Cities within prefectures closer to the Tokyo metropolis experienced far greater pressure in the asset prices compared to cities located in prefectures further from the Tokyo metropolis. For definition purposes, Japan Real Estate Institute has classified Tokyo metropolis, Nagoya, Kyoto and Kobe as the six major cities most impacted by the price bubble; these six major cities experienced far greater asset price inflation compared to other urban land nationwide. By 1991, commercial land prices rose 302.9% compared to 1985, while residential land and industrial land price jumped 180.5% and 162.0% compared to 1985. Nationwide, statistics showed that commercial land, residential land, industrial land prices were up by 80.9%, 51.1%, 51.7%, respectively. By the early 1980s, Tokyo was an important commercial city due to a high concentration of international financial corporations and interests; the demand for office space continued to soar as more economic activities flooded Tokyo commercial districts, resulting in demand outstripping the supp
Simon Matthew Katich is an Australian cricket coach and former cricketer. He captained New South Wales and until the end of the 2007 season, Derbyshire County Cricket Club. Katich played for Lancashire, represented his birth state of Western Australia and played in Indian Premier League for Kings XI Punjab, he played as a left-handed opening batsman and part-time left-arm unorthodox spin bowler. He played 56 Test matches for Australia from 2001 to 2011. On 12 June 2012 Katich retired from first-class cricket in Australia, but returned to play for Western Australia in 2013. In August 2019, Katich was appointed as the Head Coach for Royal Challengers Bangalore, was present at the 2019 IPL Player Auction in Kolkata in December 2019. Katich is serving as the Football Operations Manager of the Greater Western Sydney Giants AFL club, he is a commentator for ABC Radio Grandstand and the Seven Network. Katich was an AIS Australian Cricket Academy scholarship holder in 1996. and made his debut for the Western Australia state team in the 1996–97 season.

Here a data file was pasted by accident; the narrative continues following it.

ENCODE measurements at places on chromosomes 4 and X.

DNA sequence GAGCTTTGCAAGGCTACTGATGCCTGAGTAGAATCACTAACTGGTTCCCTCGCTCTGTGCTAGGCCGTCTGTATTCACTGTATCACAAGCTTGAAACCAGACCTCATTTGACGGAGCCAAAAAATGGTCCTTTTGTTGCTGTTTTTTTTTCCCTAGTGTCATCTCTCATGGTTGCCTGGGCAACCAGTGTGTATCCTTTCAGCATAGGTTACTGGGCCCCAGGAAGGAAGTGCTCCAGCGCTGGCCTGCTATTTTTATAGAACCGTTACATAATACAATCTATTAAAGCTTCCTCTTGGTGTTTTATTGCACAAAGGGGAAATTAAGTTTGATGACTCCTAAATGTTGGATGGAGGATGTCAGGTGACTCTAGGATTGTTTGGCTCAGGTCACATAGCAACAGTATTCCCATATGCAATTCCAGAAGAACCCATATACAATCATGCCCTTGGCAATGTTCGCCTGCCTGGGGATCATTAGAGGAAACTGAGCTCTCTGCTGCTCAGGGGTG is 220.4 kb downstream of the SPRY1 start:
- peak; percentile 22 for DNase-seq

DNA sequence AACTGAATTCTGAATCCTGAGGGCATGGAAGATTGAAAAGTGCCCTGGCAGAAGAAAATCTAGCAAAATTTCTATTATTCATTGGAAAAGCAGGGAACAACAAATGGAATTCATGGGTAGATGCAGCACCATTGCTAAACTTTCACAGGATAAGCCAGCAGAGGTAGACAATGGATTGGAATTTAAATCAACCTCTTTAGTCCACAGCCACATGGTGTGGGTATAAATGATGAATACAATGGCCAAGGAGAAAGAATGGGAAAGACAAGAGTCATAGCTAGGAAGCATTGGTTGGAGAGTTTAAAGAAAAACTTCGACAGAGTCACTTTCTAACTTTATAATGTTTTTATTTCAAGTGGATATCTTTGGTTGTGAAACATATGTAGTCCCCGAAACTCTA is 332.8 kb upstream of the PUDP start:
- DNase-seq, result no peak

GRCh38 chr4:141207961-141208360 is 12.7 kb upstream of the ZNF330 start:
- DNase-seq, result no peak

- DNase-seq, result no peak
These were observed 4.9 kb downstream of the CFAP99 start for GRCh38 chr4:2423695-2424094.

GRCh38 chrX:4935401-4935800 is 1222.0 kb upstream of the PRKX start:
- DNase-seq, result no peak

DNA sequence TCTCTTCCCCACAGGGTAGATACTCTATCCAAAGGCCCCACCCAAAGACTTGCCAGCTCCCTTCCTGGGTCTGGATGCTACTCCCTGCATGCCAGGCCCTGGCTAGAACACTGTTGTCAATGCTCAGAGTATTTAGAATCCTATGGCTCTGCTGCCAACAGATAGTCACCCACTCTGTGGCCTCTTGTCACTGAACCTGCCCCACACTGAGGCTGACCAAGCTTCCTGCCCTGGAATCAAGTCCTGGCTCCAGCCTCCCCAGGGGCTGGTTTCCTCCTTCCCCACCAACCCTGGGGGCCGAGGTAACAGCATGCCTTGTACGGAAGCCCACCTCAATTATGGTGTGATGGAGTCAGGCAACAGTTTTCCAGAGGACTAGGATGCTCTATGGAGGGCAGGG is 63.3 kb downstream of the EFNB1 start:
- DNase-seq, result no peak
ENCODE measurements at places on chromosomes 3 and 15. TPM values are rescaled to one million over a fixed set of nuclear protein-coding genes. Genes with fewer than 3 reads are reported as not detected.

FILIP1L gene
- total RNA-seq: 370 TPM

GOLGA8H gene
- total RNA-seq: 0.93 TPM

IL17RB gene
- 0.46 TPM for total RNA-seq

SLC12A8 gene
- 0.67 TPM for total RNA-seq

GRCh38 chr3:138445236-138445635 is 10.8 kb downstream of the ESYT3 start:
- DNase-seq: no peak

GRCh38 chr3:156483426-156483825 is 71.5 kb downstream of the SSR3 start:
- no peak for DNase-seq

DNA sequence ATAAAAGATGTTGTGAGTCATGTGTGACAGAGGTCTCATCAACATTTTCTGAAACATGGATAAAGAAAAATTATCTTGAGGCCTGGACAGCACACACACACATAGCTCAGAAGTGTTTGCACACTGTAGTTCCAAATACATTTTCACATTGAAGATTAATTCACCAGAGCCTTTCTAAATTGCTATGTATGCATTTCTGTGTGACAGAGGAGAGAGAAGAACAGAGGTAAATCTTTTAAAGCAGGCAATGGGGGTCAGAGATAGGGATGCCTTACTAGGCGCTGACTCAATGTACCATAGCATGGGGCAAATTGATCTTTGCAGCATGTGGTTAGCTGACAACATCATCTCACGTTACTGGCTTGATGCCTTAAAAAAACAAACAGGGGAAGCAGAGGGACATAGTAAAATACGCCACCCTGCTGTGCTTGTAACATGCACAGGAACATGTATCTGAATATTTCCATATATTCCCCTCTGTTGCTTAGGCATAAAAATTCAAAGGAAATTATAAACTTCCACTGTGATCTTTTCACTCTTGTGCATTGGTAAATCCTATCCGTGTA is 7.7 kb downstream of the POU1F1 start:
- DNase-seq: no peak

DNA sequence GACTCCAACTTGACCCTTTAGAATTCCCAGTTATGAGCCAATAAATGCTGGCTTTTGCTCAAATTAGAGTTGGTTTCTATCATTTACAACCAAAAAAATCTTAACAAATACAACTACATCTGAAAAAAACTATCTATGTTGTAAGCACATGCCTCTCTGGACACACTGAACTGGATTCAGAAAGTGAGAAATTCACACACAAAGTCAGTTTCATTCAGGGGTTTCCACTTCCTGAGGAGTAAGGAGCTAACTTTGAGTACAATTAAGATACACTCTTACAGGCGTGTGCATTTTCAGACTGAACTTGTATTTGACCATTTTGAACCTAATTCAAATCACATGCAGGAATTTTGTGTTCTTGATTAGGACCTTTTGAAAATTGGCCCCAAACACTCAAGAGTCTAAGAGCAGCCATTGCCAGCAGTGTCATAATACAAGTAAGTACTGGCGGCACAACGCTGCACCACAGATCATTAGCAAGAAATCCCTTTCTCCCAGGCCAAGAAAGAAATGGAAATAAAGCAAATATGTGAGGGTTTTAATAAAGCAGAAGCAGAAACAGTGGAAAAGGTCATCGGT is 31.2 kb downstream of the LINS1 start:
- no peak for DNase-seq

The following season he was a central figure in Western Australia's Sheffield Shield success, scoring an impressive 1,039 first-class runs for the season. He was selected to tour Sri Lanka with the national team the following season but suffered from illness, including a debilitating bout of chicken pox, he recovered to contribute further for his state, highlighted in the 2000–01 domestic season where he helped himself to 1,282 first-class runs. He switched from Western Australia to New South Wales where he lives. Katich made his Test debut in the fourth Test of the 2001 Ashes tour of England, he failed to capitalize making only 15 and was not out 0. In only his second match he bowled for the first time in Test cricket, in the second innings took 6/65 in the 2nd innings against Zimbabwe in Sydney. Following Steve Waugh's retirement in 2004, Katich established himself in the Australian team, his best Test batting performance came against India at Sydney in January 2004, when his 125 and unbeaten 77 saved Australia the Test, a decade long unbeaten record at home.
Despite this, he was dropped in favour of Andrew Symonds for Australia's next Test, in Sri Lanka, when Symonds was dropped after the first two Tests, Katich was picked for the third Test and made a patient 86. He regained his place and enjoyed a good Test series in India in October 2004, where he made good scores of 81 and 99, his good form continued with 118 against New Zealand in March 2005. However, he had a poor Ashes tour of England that year batting at number 6, after scoring only two runs in the following two Tests, he was dropped from the Test side. Katich was fined for showing dissent during the fourth Test to umpire Aleem Dar along with captain Ricky Ponting. Since the commencement of the 2005–06 season, Katich attempted to cement his place in the Australian one day cricket side, having lost his Test place. Australia persisted with him throughout the VB Series and in South Africa, as Katich scored runs consistently. However, he struggled in the DLF Cup in September 2006. Katich was not picked in the 15 man squad to play in the World Cup in the West Indies.